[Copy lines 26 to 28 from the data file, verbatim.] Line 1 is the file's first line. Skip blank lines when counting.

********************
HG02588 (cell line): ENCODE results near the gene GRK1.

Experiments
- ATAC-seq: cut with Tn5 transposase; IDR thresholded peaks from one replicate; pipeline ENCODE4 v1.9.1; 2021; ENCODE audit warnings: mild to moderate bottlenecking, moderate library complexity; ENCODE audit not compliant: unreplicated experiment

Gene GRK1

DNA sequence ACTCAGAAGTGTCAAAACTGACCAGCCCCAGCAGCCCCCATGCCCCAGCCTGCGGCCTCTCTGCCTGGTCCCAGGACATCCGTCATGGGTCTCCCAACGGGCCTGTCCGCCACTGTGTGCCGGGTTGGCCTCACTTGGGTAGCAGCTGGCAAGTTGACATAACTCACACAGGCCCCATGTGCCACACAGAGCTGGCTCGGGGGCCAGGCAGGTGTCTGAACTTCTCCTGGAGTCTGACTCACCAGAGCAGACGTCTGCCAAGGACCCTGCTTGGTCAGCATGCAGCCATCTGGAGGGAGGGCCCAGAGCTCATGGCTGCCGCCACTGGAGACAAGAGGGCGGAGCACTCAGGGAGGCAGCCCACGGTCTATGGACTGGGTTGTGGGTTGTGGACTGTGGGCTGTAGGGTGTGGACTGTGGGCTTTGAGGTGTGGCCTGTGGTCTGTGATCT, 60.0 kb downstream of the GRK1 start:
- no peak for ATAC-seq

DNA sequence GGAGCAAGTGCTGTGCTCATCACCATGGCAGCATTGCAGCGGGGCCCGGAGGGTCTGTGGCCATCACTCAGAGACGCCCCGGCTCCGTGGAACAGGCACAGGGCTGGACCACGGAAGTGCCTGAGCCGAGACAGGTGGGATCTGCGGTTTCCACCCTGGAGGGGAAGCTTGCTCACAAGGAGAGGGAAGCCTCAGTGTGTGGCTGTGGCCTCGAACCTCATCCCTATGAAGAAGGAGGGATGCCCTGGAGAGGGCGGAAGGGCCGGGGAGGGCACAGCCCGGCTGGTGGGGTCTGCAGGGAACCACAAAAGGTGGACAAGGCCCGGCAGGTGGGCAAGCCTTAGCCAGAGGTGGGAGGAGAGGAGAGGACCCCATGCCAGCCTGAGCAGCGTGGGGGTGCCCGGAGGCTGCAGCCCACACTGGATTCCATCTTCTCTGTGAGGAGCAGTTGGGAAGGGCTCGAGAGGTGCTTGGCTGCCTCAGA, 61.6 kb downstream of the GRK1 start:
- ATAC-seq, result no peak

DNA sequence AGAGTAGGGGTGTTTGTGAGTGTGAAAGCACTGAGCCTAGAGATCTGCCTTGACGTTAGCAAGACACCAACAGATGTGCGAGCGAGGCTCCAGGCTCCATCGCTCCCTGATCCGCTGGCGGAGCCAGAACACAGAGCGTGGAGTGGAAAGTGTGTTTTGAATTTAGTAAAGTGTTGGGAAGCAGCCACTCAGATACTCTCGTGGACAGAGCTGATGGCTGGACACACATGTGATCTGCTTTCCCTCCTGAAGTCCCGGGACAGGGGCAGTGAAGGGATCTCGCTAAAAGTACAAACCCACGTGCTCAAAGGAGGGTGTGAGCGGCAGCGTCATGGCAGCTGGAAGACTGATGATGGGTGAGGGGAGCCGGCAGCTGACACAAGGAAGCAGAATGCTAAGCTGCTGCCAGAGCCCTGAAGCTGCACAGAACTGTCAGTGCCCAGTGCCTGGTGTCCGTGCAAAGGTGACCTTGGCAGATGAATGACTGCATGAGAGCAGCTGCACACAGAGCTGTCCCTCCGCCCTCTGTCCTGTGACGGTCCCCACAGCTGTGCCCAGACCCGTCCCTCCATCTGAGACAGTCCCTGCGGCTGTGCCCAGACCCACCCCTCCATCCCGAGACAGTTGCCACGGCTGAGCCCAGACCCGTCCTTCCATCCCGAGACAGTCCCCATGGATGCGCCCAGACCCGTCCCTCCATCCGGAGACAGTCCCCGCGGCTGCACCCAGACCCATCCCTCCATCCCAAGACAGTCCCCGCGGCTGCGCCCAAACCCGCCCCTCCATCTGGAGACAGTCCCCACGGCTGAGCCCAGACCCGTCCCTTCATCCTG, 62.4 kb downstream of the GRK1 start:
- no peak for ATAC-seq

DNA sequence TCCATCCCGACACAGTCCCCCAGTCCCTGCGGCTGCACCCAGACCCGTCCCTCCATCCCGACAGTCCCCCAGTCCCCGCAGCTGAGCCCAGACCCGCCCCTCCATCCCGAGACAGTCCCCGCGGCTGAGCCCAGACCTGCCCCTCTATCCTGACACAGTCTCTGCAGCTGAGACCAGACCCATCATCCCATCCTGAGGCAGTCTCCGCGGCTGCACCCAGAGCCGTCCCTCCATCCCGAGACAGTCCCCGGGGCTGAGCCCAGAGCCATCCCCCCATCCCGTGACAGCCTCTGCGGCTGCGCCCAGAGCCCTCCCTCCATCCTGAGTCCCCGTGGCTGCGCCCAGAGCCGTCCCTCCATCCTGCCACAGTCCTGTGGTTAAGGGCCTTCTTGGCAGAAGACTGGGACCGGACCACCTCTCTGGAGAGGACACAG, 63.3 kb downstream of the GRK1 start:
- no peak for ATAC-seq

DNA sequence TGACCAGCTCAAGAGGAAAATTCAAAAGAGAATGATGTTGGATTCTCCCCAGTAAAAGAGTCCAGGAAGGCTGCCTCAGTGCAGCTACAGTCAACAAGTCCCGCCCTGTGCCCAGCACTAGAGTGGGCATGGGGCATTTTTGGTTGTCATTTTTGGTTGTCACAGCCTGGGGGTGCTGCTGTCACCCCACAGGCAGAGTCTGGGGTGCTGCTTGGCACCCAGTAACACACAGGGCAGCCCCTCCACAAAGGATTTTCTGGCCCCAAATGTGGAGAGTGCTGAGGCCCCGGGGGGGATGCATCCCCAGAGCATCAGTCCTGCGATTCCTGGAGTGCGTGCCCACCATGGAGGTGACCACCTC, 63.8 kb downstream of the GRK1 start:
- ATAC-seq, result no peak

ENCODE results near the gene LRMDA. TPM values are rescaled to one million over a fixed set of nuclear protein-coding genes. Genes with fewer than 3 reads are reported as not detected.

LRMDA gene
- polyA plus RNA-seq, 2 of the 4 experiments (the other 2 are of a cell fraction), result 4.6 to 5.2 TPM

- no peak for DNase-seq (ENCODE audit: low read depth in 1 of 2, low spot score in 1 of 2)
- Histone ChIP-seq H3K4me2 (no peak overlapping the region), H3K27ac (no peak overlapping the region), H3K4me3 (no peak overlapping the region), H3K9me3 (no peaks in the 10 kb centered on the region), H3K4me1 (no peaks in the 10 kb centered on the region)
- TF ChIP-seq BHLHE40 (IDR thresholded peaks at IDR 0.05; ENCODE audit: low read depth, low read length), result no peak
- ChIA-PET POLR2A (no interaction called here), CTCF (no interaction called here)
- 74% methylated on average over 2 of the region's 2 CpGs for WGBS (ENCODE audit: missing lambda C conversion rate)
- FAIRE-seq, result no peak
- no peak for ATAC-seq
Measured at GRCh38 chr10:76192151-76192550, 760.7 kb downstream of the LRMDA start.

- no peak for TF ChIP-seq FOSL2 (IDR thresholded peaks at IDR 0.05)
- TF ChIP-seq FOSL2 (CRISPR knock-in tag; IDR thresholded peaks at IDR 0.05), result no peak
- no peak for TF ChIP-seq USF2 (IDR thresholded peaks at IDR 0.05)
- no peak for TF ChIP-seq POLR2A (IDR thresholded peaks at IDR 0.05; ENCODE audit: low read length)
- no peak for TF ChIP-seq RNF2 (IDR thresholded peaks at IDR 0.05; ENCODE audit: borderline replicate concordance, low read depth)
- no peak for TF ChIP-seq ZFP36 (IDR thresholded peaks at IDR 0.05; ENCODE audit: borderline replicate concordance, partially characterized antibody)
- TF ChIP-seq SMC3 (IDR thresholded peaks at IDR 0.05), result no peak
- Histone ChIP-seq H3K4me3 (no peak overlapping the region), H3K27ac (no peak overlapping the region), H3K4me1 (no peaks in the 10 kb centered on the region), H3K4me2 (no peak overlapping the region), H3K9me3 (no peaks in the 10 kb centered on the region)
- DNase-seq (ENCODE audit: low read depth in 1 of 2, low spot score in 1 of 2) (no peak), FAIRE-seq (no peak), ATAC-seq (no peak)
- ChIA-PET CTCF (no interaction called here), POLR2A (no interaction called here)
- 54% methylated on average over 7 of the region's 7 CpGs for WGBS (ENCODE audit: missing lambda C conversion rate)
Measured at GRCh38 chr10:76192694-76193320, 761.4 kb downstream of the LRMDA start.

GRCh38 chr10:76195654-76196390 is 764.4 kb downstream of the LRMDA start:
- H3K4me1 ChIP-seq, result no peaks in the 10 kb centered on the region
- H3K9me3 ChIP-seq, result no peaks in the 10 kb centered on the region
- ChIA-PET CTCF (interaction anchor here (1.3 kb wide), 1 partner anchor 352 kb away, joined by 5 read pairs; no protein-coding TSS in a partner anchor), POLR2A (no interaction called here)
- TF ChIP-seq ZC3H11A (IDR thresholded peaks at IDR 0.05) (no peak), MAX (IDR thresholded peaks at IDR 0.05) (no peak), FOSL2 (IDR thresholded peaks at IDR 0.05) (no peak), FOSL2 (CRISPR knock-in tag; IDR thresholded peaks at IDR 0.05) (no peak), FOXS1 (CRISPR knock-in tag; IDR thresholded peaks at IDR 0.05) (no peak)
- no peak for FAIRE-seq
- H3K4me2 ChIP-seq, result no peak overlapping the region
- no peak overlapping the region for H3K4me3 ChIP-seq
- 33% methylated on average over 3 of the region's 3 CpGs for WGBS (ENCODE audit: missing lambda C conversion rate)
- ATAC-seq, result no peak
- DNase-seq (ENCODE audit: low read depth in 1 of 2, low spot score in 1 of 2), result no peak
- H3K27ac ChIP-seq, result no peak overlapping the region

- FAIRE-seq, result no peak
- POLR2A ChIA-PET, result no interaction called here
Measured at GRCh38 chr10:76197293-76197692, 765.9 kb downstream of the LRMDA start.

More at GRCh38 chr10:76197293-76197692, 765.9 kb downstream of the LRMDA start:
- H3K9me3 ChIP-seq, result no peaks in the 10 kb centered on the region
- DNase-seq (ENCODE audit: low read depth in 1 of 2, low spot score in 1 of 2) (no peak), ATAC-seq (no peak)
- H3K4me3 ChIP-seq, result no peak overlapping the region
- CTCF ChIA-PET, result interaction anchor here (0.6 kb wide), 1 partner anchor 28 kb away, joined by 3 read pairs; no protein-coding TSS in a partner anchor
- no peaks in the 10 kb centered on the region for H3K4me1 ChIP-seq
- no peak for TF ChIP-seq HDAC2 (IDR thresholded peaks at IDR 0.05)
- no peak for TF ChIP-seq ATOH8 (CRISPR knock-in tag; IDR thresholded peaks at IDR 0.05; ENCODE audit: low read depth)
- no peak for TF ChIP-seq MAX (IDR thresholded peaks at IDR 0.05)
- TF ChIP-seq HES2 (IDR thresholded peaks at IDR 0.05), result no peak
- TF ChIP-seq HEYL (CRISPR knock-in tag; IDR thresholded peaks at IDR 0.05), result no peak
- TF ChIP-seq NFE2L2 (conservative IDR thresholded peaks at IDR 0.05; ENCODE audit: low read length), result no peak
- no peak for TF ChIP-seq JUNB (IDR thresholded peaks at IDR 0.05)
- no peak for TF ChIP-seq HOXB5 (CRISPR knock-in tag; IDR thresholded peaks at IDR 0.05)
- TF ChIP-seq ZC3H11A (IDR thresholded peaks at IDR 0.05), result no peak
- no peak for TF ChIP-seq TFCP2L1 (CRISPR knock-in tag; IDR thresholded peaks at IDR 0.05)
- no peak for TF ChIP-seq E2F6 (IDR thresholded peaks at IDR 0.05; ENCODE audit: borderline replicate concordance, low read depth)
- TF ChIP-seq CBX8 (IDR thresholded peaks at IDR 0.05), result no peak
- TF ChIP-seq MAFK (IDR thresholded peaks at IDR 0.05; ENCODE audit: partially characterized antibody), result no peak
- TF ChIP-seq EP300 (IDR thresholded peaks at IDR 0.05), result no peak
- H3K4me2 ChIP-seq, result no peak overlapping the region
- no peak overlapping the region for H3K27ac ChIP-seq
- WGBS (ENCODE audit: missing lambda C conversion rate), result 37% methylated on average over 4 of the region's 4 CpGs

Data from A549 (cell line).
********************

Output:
- no peak for TF ChIP-seq FOSL2 (IDR thresholded peaks at IDR 0.05)
- TF ChIP-seq FOSL2 (CRISPR knock-in tag; IDR thresholded peaks at IDR 0.05), result no peak
- no peak for TF ChIP-seq USF2 (IDR thresholded peaks at IDR 0.05)